“Fool of a Took!”
Trees grow as deep as they are tall, and lots of cities follow the same principle. Sewers, electric and communications cables, serving as a city’s arteries usually run as deep as the skyscrapers are tall. Tokyo, one of the largest cities in the world, is certainly no exception. Tokyo’s underground infrastructure spans miles underground in every direction, including miles and miles of underground tunnels that stretch as far as 30 miles away. What exactly are those tunnels for?
Nothin’ But a G-Can Baby
The official name of these long, underground tunnels is the “Metropolitan Area Outer Underground Discharge Channel” (首都圏外郭放水路), but is more commonly called G-Cans. In writing this post, I wasn’t able to figure out why exactly the project was called G-Cans, but knowing Japan, I can only guess that it’s some sort of crazy Engrish amalgamation. My best guess so far is “government can,” a phrase of immense inspiration and little sense.
Edit: Commenter Chris mentioned that it probably stands for gesuikanaru (下水カナル), or drainage canal.
G-Cans itself is something of a modern engineering marvel. The idea behind the project is pretty straight forward: divert all of the rainfall from typhoons, other storms, and floods away from cities and towns around Tokyo and release it all into the Edo River, where water can’t damage homes and other buildings.
Yes, that’s a truck.
How It All Works
The way G-Cans does this is pretty complicated. It directs the water through a series of giant containment silos that are big enough to each hold their own space shuttle. Not that will ever happen, R.I.P. space shuttle program :(((
From the silos, the water works its way through a series of tunnels and finally up to the giant room with columns you see at the top of this post. From there, massive engines power out 200 cubic meters or 53,000 gallons of water per second into the Edo River.
If you’re still having trouble envisioning how G-Cans works, don’t worry. Just take a look at the comic about a dragon-turned-government-employee and an angry storm cloud that the Japanese government created to educate children about G-Cans. If the well-crafted dialogue and sophistication of an imaginary, anthropomorphized creature talking to a cloud about a civil works project doesn’t help you out, then I don’t know what will.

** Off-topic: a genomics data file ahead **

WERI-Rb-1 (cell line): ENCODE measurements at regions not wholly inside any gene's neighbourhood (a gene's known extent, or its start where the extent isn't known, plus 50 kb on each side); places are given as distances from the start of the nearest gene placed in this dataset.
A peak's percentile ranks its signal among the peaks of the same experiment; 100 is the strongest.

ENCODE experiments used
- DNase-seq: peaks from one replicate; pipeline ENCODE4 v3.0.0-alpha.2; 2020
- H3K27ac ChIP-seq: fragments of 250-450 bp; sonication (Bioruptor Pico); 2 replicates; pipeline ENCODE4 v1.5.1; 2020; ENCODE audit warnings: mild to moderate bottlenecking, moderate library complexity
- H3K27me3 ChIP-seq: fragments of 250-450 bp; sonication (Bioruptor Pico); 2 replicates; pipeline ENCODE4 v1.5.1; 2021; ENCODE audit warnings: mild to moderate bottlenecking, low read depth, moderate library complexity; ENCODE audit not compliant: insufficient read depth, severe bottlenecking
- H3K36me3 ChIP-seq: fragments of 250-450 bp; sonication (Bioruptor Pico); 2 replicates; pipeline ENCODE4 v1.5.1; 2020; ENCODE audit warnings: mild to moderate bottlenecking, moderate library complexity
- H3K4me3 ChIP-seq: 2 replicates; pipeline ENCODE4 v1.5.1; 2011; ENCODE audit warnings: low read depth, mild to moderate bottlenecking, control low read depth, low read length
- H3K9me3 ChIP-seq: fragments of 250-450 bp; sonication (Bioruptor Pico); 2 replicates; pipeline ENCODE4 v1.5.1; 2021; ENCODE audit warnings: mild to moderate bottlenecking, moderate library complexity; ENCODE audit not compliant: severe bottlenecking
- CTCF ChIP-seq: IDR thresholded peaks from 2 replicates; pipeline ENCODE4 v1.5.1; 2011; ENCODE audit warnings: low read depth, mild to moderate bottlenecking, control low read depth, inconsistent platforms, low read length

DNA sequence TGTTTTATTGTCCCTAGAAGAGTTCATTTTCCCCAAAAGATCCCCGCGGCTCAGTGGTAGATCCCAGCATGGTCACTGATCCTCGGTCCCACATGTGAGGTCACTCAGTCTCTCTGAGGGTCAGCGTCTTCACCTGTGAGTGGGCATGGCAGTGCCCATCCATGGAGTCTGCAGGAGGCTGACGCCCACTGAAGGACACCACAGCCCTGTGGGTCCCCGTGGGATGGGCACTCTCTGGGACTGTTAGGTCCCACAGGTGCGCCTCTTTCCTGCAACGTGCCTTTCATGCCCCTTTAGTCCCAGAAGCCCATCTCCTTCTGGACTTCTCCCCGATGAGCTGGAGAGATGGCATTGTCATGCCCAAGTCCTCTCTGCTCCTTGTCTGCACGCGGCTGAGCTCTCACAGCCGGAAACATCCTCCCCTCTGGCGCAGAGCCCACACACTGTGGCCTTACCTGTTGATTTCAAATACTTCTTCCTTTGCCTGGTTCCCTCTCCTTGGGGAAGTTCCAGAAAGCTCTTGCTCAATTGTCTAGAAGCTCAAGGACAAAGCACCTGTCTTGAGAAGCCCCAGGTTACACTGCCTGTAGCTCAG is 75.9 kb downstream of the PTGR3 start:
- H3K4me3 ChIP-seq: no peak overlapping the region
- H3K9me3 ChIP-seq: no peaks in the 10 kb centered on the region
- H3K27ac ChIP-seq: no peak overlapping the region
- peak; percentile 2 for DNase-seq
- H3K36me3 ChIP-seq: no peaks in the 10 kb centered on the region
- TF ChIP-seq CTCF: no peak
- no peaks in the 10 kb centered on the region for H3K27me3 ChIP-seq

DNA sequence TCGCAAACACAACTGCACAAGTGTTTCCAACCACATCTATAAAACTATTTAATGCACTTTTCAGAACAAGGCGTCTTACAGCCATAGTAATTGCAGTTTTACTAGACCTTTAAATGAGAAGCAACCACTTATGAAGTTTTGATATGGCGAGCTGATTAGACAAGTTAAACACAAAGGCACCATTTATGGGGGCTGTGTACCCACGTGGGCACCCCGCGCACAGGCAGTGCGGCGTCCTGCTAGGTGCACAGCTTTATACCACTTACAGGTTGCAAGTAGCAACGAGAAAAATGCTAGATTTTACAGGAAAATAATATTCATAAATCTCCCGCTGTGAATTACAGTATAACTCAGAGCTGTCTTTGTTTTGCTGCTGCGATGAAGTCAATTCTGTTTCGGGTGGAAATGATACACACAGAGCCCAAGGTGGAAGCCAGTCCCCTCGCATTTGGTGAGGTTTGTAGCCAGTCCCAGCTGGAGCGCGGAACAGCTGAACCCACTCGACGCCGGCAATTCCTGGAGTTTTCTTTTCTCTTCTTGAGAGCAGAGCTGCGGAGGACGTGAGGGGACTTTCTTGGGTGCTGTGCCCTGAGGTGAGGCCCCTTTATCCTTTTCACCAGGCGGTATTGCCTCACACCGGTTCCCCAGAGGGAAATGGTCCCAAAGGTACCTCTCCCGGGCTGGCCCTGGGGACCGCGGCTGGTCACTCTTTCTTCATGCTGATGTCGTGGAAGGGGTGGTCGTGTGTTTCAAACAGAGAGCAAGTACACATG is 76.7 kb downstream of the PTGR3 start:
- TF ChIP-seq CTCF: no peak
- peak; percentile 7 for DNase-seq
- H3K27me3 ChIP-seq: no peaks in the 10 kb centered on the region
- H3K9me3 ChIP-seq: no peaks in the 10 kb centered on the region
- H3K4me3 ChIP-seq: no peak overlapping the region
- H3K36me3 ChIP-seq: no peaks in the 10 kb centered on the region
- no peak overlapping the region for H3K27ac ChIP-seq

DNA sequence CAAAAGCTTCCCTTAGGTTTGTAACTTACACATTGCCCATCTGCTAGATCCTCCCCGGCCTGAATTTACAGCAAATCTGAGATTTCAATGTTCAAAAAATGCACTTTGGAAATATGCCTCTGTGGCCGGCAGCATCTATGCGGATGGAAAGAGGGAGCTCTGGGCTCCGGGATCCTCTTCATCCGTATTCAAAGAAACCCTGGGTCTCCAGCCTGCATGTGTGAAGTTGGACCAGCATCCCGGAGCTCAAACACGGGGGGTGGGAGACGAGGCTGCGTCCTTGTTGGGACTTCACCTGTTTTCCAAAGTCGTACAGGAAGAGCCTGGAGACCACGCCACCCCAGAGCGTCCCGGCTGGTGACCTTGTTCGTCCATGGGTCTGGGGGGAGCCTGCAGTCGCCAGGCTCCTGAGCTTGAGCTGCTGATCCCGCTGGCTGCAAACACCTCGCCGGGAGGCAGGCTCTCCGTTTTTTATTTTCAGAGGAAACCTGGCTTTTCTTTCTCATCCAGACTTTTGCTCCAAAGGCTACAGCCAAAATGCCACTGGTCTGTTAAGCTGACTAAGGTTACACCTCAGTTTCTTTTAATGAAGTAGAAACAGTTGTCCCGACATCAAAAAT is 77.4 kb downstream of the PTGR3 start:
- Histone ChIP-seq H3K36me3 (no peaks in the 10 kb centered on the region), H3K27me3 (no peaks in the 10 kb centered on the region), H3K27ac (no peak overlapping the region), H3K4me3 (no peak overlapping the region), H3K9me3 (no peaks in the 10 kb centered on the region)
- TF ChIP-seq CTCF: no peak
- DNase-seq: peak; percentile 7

What Makes It Cool?
While the idea behind the project itself is pretty mundane (“Move water from Point A to Point B”), G-Cans is still an extremely impressive sight to behold. You can almost imagine the project’s massive columns and high ceilings as being part of the ruins of some ancient civilization or a level from Half-Life.
The massive scale of G-Cans might even make you wonder if there are things lurking about in the deepest parts of the expansive tunnel work. Ninja Turtles? Molemen? The newest AKB48 team? (If you believe the people at Land Rover, it’s impatient jerks with expensive cars.)
You can even visit G-Cans yourself if your Japanese is good enough for the all-Japanese guided tour. There’s information about the tour on the organization’s website, including important details like “Conditions of Participate.” You can see the tour’s English-language website here, or if you don’t think you can go to Japan and have the necessary Japanese vocabulary to understand what the tour guide is talking about, check out this YouTube video of somebody taking a tour:
If watching some anonymous Japanese tourist doesn’t suit your fancy, then maybe hip-hop mogul Pharrell Williams will do instead. Mr. Williams, in between producing sweet beats and rapping with the likes of Snoop Dogg, recently visited Japan in wake of the 3/11 disaster and filmed his visit. The result is the documentary “Tokyo Rising,” in which the Grammy-winning musician decided that visiting a flood control project would be a cool thing to do.
You can check out Pharrell visiting G-Cans in this video.
Are you an engineering nerd? Know what “G-Cans” means? Let me know in the comments.